U.S. Overseas Military Presence

U.S. Overseas Military Presence: What Are the Strategic Choices?

Lynn E. Davis
Stacie L. Pettyjohn
Melanie W. Sisson
Stephen M. Worman
Michael J. McNerney
Copyright Date: 2012
Published by: RAND Corporation
Pages: 68
https://www.jstor.org/stable/10.7249/mg1211af
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  • Book Info
    U.S. Overseas Military Presence
    Book Description:

    The role of the United States and its global military presence are under debate in the face of changing strategic and economic realities. The authors present a menu of global postures and compare them in terms of the U.S. Air Force bases, combat forces, active-duty personnel, and base operating costs. Ultimately, the choice will depend on perspectives on the role overseas military presence can play in achieving U.S. global security interests.

    eISBN: 978-0-8330-7384-6
    Subjects: History, Political Science

Table of Contents

  1. Front Matter
    (pp. i-ii)
  2. Preface
    (pp. iii-iv)
  3. Table of Contents
    (pp. v-vi)
  4. Figures
    (pp. vii-viii)
  5. Tables
    (pp. ix-x)
  6. Summary
    (pp. xi-xiv)
  7. Acknowledgments
    (pp. xv-xvi)
  8. Abbreviations
    (pp. xvii-xviii)
  9. CHAPTER ONE Introduction
    (pp. 1-6)

    The current U.S. overseas military is largely the outcome of responses to threats as they emerged historically and over time, in Western Europe and in East Asia to the Soviet Union; in the Middle East to the ambitions, nuclear and otherwise, of Iraq and Iran; and around the world to the hostile activities of al-Qaeda and other terrorist organizations.¹ Today, however, the Soviet Union has transitioned from a peer competitor to something less, while China’s economic standing and military capabilities allow it increasingly to challenge U.S. global leadership. The United States has removed the threat of a weapons of mass...

  10. CHAPTER TWO Path to Defining Future Global U.S. Postures
    (pp. 7-18)

    In our approach to defining the future U.S. overseas presence, we focused directly on achieving specific U.S. security interests. Our review of recent U.S. strategy and defense documents, including the recent DoD strategic guidance, identified a list of seven discrete and enduring interests:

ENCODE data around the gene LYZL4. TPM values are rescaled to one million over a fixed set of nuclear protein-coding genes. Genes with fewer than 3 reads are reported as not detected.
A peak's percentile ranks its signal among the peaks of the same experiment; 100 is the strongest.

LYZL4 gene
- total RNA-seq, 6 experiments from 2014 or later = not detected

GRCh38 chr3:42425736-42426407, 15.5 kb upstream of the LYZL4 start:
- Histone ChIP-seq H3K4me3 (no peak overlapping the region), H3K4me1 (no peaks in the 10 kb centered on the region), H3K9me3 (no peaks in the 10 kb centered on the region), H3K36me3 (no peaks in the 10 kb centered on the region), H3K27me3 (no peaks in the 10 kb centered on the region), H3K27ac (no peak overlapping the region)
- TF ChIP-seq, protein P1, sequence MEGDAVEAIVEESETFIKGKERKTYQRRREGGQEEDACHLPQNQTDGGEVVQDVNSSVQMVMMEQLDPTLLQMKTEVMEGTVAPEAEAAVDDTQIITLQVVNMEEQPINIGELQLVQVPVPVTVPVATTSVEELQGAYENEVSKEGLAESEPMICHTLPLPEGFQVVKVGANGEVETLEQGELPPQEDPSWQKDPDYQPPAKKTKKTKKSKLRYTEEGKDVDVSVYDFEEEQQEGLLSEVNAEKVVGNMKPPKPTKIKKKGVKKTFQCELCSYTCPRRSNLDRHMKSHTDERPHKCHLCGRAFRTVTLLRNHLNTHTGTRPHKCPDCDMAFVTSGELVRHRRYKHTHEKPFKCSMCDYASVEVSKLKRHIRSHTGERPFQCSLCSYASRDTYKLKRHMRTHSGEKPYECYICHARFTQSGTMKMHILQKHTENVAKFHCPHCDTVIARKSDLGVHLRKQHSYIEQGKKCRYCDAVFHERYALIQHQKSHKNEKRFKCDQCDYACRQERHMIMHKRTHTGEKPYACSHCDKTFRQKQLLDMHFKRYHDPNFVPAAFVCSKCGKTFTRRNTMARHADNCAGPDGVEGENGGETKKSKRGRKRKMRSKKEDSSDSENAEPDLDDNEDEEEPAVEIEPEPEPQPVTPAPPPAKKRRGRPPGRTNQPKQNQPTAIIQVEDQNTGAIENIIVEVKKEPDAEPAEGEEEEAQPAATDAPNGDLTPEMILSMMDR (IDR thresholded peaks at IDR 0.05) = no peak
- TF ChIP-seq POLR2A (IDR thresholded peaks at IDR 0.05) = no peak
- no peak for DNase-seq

protect U.S. allies and partners from state adversaries

    promote U.S. influence in key regions

    dissuade military competition and arms races

    protect Americans from terrorist attacks

    restrict the flow of illegal trade and the proliferation of dangerous materials

    ensure the flow of commerce and key resources

    respond to humanitarian emergencies and regional conflicts.¹

    In principle, each of these...

  11. CHAPTER THREE Comparison of Global Postures
    (pp. 19-28)

    This chapter compares the global postures in terms of their operational performance; ability to support the broader U.S. security interests; and base, personnel, and cost characteristics.

    Drawing on other RAND analyses, we looked at the operational performance of the bases in the global postures in different scenarios in Northeast Asia and Southwest Asia.¹ The scenarios were representative of the different U.S. global security interests described in Chapter Two. In Northeast Asia, the scenarios were Chinese conflicts with Taiwan, Japan, and Vietnam; North Korean attacks on South Korea; counterinsurgency in the Philippines; terrorist attacks in Indonesia; a humanitarian emergency in Sri...

  12. CHAPTER FOUR Strategic Choices: Overseas U.S. Military Presence
    (pp. 29-32)

    The overseas U.S. military presence is changing. Reductions are occurring as a result of the drawdown from Iraq and Afghanistan. What, if any, military bases and forces will remain in Afghanistan and Central Asia remains uncertain, given the complexity of the political situations in these countries. Pressures on defense spending have led to cuts in Army and USAF force structure, and the services have chosen to reduce some of their presence in Europe. The rest of the bases and military forces in the global U.S. posture are primarily those left at the end of past U.S. wars. Even the call...

  13. APPENDIX A Protecting The Global Commons: Confusing Means With Ends
    (pp. 33-36)
  14. APPENDIX B Database of Current U.S. Bases Overseas
    (pp. 37-42)
  15. APPENDIX C Comparison of Global Postures
    (pp. 43-46)
  16. Bibliography
    (pp. 47-50)